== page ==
COLUMBUS, Ohio—Casting a ballot is seen as a basic civic duty.
- It’s been 100 years since the 19th Amendment gave women the right to vote
- Women of color weren’t guaranteed the right to vote until the 1960s
- The LWV held an event with two OSU professors to discuss how far we’ve come and how far we still have to go
“As one of my favorite suffragists Lucy Stone used to say— ‘bloody feet have trod smooth this path for you,’” said Professor Carol Lasser, director of feminist studies, Oberlin College.
It’s been 100 years since the United States began ratifying the 19th amendment, guaranteeing the right to vote for women.
And to commemorate, the League of Women Voters hosted a discussion with two women’s studies professors to talk about how far we’ve come—and how far we still have to go.
“We are very excited about this commemoration because we get an opportunity to talk about a complicated history we have surrounding suffrage… so, as much as we’re celebrating the 19th amendment, we’re talking about the fraught history, so hopefully we’re opening up a dialogue about the history and continued voting rights,” said Professor Treva Lindsey, women’s studies, OSU.
For OSU Professor Treva Lindsey, this commemoration is also a stark reminder that women of color weren’t guaranteed the right to vote until the 1960s.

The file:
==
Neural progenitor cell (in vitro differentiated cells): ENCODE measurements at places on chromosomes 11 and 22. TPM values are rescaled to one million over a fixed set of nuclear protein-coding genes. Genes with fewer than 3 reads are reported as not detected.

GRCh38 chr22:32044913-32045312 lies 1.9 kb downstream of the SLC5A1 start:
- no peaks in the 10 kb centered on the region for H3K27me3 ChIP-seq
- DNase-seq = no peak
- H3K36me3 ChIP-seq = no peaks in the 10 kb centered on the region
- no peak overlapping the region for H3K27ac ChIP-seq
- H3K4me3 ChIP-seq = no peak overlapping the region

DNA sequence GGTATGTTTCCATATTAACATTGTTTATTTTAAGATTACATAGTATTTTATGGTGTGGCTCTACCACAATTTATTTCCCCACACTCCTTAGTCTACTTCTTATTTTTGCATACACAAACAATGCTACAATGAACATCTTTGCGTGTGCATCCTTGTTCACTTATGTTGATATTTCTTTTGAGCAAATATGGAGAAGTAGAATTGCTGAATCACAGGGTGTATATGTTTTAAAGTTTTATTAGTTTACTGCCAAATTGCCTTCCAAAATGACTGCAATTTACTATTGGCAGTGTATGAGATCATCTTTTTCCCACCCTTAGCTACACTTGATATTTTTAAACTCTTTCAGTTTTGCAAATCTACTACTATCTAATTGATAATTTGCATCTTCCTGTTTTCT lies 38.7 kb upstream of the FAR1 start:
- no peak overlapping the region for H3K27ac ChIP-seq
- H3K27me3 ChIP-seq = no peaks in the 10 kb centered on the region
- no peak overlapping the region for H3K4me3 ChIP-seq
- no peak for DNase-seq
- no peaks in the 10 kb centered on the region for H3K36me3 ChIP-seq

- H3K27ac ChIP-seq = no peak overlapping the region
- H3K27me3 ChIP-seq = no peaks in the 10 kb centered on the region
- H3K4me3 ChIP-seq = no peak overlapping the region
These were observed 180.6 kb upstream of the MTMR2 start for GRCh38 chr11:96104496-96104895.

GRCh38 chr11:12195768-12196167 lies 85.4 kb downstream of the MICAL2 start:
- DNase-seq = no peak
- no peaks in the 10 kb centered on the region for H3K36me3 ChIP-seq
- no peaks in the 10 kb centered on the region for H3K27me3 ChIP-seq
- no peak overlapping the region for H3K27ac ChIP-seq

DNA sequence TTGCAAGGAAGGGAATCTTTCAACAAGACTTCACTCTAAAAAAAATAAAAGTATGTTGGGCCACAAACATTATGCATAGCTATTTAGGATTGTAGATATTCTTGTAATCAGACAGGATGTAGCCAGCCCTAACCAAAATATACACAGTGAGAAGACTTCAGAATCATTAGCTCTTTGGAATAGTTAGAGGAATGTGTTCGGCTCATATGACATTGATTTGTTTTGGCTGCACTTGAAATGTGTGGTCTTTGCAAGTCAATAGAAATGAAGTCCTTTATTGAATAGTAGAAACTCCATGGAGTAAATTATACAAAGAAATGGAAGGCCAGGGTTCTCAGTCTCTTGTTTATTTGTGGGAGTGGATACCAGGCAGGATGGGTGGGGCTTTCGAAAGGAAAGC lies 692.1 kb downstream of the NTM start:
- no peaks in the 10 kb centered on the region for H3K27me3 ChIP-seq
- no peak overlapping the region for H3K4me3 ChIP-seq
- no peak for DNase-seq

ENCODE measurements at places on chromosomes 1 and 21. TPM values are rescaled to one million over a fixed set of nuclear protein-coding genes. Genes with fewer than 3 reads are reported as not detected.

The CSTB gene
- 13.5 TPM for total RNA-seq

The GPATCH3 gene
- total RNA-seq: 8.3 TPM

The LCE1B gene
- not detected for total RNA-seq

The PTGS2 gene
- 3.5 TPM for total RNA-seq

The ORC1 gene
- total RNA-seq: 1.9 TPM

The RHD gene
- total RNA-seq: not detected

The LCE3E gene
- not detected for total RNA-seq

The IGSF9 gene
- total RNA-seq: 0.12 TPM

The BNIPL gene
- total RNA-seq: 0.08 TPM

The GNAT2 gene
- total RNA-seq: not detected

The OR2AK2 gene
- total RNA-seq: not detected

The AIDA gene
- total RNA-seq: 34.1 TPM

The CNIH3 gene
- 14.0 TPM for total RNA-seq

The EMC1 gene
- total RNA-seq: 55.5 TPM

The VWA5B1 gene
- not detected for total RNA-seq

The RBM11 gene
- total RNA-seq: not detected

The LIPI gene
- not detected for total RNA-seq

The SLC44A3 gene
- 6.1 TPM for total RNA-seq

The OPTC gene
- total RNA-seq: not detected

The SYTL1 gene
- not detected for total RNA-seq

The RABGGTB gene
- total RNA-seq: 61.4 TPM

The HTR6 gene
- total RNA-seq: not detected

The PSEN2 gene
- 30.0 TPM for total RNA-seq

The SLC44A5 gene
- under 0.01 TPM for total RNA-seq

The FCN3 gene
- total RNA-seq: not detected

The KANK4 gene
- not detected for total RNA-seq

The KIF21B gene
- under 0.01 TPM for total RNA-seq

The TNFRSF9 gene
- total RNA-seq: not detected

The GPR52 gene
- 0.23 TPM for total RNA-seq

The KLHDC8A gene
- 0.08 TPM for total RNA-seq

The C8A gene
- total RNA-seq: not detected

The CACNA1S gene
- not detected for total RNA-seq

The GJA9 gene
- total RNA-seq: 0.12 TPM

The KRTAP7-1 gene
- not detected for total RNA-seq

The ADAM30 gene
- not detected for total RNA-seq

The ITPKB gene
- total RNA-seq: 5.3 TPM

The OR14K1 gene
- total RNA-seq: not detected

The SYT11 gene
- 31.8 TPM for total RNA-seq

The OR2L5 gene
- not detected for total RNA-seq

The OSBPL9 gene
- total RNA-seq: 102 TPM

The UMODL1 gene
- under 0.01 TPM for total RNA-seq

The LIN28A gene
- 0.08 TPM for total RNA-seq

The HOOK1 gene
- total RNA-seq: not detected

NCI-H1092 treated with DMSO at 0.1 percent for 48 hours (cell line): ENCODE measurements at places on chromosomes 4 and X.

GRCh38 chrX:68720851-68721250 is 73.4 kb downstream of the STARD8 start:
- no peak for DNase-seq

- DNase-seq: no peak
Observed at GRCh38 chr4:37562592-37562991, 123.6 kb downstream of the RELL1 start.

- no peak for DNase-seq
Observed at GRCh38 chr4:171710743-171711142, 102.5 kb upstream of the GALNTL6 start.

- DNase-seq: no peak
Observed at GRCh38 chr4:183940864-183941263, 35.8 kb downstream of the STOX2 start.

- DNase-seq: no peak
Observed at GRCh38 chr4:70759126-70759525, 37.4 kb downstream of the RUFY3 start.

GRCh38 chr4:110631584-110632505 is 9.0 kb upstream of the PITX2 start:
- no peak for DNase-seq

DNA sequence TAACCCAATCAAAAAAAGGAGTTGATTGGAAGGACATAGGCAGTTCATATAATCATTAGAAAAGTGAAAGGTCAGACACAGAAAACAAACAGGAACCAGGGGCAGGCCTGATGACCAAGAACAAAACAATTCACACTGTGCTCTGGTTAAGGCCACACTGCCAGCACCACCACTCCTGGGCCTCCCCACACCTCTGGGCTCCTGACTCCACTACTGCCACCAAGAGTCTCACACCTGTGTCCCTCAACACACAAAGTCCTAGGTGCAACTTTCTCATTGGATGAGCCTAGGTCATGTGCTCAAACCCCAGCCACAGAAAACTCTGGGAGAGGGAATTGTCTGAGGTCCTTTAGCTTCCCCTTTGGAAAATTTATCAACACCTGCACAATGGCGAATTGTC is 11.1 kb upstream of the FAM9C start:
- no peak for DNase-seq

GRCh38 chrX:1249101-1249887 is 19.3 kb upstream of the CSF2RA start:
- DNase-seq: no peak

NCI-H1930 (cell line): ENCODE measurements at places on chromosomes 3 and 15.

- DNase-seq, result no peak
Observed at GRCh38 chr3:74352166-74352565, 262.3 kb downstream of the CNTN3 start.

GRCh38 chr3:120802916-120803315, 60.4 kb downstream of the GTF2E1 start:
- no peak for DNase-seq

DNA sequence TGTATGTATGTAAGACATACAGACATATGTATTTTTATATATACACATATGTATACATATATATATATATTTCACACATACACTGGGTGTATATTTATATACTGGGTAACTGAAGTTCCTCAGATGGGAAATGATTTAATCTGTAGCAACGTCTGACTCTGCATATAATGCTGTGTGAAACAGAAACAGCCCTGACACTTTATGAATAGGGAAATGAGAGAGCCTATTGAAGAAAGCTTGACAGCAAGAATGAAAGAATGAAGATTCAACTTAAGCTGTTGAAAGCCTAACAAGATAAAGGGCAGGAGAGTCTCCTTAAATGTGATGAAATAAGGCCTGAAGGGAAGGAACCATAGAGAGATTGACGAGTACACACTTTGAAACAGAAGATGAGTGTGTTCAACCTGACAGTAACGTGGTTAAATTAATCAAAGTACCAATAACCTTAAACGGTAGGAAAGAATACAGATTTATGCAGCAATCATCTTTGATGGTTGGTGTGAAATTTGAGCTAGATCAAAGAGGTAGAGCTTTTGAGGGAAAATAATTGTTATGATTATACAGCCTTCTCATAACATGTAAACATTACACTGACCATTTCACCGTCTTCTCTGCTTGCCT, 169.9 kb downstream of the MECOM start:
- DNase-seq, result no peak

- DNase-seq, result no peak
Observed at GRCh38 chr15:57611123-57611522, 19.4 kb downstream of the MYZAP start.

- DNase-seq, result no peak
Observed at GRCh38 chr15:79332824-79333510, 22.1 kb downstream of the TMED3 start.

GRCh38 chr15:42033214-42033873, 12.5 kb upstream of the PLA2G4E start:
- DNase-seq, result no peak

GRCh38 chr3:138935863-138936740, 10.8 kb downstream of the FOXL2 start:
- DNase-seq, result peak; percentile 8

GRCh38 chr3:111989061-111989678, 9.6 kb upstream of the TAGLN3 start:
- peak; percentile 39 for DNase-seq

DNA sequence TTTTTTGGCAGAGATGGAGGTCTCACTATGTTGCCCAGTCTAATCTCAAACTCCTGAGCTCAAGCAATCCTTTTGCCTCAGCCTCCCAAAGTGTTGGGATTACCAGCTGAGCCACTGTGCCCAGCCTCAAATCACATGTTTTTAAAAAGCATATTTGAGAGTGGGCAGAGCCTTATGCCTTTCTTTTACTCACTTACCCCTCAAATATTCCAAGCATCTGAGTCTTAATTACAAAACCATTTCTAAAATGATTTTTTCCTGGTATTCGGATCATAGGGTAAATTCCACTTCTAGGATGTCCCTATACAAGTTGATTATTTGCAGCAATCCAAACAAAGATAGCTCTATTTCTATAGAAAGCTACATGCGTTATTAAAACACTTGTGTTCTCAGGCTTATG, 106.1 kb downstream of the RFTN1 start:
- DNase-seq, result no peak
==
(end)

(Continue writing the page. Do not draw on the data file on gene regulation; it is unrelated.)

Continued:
“So, we’re talking about a hundred years since some women were allowed to vote… universal suffrage would come a couple years later with the universal Voting Rights Act, which will next year will be having its 55th anniversary, which secured the rights for black Americans… but also thinking about indigenous rights, immigrants, there are many ways in which suffrage is an ongoing process with many of this resolved just in the 20th century.” Said Lindsey.
They say that marginalization is something still felt today— and something Lasser says we need to continue to fight.
“In the 21st century, we’re seeing issues about registration, voter purges, that concern us. And we really hope that people will understand what went into this long struggle— this very long struggle in which many Americans tried to provide the right to vote,” said Lasser.
She says a good step in the right direction, is encouraging more women to run for office—to have a seat at the policy making table.